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SHOCK AND AWE OVER GAZA — Jonathan Cook reports from the West Bank on How the Media and Human Rights Groups Cover for Israel’s War Crimes; Jeffrey St. Clair on Why Israel is Losing; Nick Alexandrov on Honduras Five Years After the Coup; Joshua Frank on California’s Water Crisis; Ismael Hossein-Zadeh on Finance Capital and Inequality; Kathy Deacon on The Center for the Whole Person; Kim Nicolini on the Aesthetics of Jim Jarmusch. PLUS: Mike Whitney on the Faltering Economic Recovery; Chris Floyd on Being Trapped in a Mad World; and Kristin Kolb on Cancer Without Melodrama.
Drone Trust the Government
“Covert” drone warfare requires a level of confidence in politicians that they will never deserve.
In the Kentucky Resolutions, the 1798 protest against the Alien and Sedition Acts, Thomas Jefferson wrote,
It would be a dangerous delusion were a confidence in [politicians] to silence our fears for the safety of our rights: that confidence is everywhere the parent of despotism — free government is founded in jealousy, and not in confidence; it is jealousy and not confidence which prescribes limited constitutions, to bind down those whom we are obliged to trust with power.
If Jefferson had this reaction to restrictions on criticism of the government, we can surmise that he would have been appalled by a government whose chief executive has the unchecked unilateral power to kill people — including American citizens — away from the traditional battlefield and without due process, on the basis of suspicions and allegations that they are “involved in planning terrorist attacks against the United States.” (The quote is from the Department of Justice White Paper on drone warfare [PDF].)
Jefferson and others of his generation understood that government was simply not something to be trusted. Rather, it was a permanent object of suspicion, because it was uniquely positioned to steal our freedoms. This of course is precisely the opposite of the attitude that government officials — Democrat and Republican — wish us Americans to hold.
Under the drone program, the president and high-ranking senior officials select individuals in foreign countries not at war with the United States for targeting on the basis of claims that they are involved in the operations of “al-Qa’ida or an associated force.” No judicial finding is required before an individual — again, including American citizens — can be killed. As columnist Glenn Greenwald notes, “Without any due process, transparency or oversight, there is no way to know who is a ‘senior al-Qaida leader’ and who is posing an ‘imminent threat’ to Americans. All that can be known is who Obama, in total secrecy, accuses of this.”
But we aren’t supposed to be bothered by this policy, because we are expected to have confidence in “our leaders,” at least as long as they are members of the right political party. Surely they would not abuse this terrifying power. At this point, any self-respecting American should be quoting Jefferson: “That confidence is everywhere the parent of despotism.” It is intolerable that the president can autocratically send unpiloted aircraft into foreign countries to kill people. And it is appalling that the administration feels it owes the people no detailed explanation of where this authority comes from. (A Justice Department white paper ostensibly describing a secret legal memo was obtained by NBC News.)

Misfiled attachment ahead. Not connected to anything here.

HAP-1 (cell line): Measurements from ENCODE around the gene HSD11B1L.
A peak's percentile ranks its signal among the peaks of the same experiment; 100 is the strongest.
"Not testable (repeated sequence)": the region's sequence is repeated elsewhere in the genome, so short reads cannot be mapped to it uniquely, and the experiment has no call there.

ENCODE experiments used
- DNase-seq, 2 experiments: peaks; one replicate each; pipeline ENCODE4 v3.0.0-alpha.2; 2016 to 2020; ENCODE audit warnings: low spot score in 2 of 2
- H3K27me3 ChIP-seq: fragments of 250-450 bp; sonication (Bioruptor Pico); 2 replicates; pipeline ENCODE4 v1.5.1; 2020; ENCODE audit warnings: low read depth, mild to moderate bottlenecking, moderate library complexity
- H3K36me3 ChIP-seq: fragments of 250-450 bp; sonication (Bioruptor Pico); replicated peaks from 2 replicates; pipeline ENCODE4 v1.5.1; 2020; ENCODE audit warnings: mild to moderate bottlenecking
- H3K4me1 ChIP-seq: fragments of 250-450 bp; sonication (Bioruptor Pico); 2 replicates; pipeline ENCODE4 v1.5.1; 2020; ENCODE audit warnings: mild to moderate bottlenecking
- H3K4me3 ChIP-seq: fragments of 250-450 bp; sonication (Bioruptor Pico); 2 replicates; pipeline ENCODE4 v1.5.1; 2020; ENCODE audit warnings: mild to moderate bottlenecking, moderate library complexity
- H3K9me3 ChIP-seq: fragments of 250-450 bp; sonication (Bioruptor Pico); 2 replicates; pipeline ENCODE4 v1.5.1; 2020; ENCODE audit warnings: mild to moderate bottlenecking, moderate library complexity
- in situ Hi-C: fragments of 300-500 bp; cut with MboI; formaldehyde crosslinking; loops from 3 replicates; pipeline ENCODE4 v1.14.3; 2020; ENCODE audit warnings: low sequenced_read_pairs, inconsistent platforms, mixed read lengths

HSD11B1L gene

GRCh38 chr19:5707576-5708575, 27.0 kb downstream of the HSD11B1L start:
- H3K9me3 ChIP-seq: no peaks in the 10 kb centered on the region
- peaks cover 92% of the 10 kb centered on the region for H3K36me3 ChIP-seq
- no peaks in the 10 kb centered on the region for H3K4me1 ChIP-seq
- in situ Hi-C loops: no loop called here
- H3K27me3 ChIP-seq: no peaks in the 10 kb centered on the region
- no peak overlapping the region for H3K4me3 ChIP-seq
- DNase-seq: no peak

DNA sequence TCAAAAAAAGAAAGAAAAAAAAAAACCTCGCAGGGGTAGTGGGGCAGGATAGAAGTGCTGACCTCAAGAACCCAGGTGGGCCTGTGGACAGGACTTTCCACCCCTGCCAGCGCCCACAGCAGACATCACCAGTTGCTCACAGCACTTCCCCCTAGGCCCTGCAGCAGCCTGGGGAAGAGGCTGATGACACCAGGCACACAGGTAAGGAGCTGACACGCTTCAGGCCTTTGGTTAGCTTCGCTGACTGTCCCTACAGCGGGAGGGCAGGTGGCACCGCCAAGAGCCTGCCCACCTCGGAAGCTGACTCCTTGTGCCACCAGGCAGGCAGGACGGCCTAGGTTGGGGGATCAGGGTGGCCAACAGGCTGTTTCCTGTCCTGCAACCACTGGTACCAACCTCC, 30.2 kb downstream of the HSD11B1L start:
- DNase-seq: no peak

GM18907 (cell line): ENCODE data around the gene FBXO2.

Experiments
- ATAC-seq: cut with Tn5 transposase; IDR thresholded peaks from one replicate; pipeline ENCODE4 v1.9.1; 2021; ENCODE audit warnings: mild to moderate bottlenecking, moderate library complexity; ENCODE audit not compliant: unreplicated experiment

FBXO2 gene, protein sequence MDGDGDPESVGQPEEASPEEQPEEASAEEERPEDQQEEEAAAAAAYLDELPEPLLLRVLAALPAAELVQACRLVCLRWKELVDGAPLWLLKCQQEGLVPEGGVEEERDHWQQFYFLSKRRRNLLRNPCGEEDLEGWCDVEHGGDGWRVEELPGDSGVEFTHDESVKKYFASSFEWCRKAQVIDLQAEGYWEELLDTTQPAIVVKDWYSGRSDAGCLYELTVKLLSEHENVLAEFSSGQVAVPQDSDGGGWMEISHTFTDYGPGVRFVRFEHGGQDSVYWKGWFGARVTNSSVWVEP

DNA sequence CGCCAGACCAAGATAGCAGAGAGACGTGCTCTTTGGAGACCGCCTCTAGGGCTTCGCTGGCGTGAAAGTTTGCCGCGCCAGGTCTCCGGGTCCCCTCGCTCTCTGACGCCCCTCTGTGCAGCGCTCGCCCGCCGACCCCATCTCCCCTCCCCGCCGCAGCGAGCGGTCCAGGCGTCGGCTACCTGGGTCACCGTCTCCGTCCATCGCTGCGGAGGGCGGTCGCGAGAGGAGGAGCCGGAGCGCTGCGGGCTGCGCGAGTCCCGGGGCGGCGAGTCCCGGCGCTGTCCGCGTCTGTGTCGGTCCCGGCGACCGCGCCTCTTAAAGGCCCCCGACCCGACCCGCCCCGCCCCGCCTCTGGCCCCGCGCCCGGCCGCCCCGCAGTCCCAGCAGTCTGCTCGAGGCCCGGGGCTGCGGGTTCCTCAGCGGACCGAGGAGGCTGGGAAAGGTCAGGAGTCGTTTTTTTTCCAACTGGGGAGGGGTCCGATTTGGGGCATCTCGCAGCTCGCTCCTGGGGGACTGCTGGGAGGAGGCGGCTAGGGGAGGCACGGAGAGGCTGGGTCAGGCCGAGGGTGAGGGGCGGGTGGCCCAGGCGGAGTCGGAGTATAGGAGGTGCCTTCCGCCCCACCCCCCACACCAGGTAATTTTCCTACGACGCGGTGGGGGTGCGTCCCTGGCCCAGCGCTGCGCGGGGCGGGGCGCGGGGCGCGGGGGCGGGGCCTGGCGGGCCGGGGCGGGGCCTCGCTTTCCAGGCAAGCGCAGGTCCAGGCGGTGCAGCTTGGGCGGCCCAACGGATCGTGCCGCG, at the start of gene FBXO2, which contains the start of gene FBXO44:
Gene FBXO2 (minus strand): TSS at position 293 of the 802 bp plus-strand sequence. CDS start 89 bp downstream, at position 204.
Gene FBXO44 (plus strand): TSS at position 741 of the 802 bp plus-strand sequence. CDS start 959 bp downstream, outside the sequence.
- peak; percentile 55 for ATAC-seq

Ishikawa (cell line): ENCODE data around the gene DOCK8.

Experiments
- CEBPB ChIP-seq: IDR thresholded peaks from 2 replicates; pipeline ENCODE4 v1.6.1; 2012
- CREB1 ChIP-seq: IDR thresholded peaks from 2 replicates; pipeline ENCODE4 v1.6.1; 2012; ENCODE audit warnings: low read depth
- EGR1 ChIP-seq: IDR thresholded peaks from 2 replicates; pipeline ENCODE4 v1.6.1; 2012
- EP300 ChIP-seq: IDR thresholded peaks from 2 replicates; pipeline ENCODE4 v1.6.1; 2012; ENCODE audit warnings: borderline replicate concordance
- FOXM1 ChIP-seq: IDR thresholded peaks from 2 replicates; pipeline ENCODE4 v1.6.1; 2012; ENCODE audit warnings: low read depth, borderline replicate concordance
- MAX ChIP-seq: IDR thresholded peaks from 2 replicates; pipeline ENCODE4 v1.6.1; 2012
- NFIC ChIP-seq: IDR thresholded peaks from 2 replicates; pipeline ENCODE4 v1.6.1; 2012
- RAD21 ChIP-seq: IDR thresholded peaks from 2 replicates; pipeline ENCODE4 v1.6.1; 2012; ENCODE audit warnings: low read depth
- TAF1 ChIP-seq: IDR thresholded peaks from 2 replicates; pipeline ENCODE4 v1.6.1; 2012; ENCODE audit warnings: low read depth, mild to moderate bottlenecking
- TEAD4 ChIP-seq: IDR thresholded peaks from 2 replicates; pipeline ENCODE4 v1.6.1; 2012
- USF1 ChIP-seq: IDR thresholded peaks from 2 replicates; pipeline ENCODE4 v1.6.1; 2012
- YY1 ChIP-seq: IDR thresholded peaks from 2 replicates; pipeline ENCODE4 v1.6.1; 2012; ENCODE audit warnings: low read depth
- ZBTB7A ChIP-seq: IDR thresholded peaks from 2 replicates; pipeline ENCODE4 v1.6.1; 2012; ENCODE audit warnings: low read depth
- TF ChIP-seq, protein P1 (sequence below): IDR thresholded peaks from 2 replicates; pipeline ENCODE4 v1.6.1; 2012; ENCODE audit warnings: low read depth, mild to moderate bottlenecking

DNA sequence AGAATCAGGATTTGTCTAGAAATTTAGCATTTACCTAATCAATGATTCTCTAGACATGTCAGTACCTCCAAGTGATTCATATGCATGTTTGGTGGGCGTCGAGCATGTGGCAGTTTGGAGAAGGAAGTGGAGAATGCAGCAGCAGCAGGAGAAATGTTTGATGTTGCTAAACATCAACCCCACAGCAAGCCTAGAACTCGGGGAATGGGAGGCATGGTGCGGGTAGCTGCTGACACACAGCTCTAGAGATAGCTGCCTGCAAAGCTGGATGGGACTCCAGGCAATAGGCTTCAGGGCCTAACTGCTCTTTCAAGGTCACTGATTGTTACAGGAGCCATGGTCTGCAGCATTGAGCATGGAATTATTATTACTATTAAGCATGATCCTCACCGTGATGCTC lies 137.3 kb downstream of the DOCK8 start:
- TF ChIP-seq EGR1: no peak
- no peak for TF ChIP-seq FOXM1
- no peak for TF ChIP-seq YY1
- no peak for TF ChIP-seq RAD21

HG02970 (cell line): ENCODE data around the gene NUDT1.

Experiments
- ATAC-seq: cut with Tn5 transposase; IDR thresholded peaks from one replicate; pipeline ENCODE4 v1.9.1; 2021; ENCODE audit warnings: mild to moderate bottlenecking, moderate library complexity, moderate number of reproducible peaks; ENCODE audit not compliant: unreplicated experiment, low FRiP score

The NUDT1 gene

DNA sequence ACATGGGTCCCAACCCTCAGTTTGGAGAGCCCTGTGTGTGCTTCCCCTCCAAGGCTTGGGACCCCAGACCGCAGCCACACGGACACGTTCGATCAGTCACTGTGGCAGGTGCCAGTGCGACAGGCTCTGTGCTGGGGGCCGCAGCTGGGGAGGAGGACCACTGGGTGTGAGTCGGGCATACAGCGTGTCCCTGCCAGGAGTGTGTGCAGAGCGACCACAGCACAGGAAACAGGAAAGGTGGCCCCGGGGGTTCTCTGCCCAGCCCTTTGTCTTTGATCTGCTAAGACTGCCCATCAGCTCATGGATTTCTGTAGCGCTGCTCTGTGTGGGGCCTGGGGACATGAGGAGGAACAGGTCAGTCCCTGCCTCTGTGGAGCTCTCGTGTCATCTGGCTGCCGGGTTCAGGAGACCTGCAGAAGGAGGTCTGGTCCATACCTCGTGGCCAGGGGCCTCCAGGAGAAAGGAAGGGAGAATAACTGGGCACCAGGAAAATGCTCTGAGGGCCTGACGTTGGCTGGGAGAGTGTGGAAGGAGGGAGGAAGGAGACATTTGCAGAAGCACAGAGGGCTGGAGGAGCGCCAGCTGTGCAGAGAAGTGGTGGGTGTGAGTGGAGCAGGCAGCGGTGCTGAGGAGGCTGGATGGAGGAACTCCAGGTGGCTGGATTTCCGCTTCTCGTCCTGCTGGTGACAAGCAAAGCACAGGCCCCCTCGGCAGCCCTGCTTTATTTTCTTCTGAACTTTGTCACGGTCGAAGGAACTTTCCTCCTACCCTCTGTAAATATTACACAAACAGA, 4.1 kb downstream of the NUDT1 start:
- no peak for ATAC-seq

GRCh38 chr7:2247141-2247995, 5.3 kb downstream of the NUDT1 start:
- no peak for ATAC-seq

What has America become?
Drones raise a related concern. The technology is attractive to the ruling elite because using it is less expensive than traditional forms of war. That is, it lowers the cost of foreign intervention. “Boots on the ground” are expensive both in the risk to troops and money. Conventional airstrikes are similarly expensive. By comparison, drone warfare is cheap. American personnel are not at risk, because drones can be operated safely thousands of miles from the victims’ location.
This, however, is not the blessing some take it to be. Lowering the cost of foreign intervention and war is a false economy, because it allows government more easily to embroil the country in hostilities. Unintended consequences are inevitable. Thus we shouldn’t want to remove obstacles to a belligerent foreign policy. On the contrary, we should want to make it prohibitively expensive for politicians to enter overseas conflicts, because they have neither the information nor the incentives to perform good deeds in this regard.
But, some will ask, how can Americans be kept safe from terrorism? Let’s recall that the terrorism directed at Americans since the 1990s has been entirely the direct result of U.S.-government-inflicted or -sponsored violence, primarily in the Middle East. Captured terrorists say this, and there is no reason to doubt them. It’s not about “our freedom.” Jihadists don’t attack Switzerland. If people with a disposition for violence plot against American troops abroad, bring the troops home. If people in countries brutalized by American policy plot against us, stop the brutality and embrace nonintervention — a policy requiring no trust in “our leaders.”
Sheldon Richman is vice president and editor at The Future of Freedom Foundation (www.fff.org) in Fairfax, Va.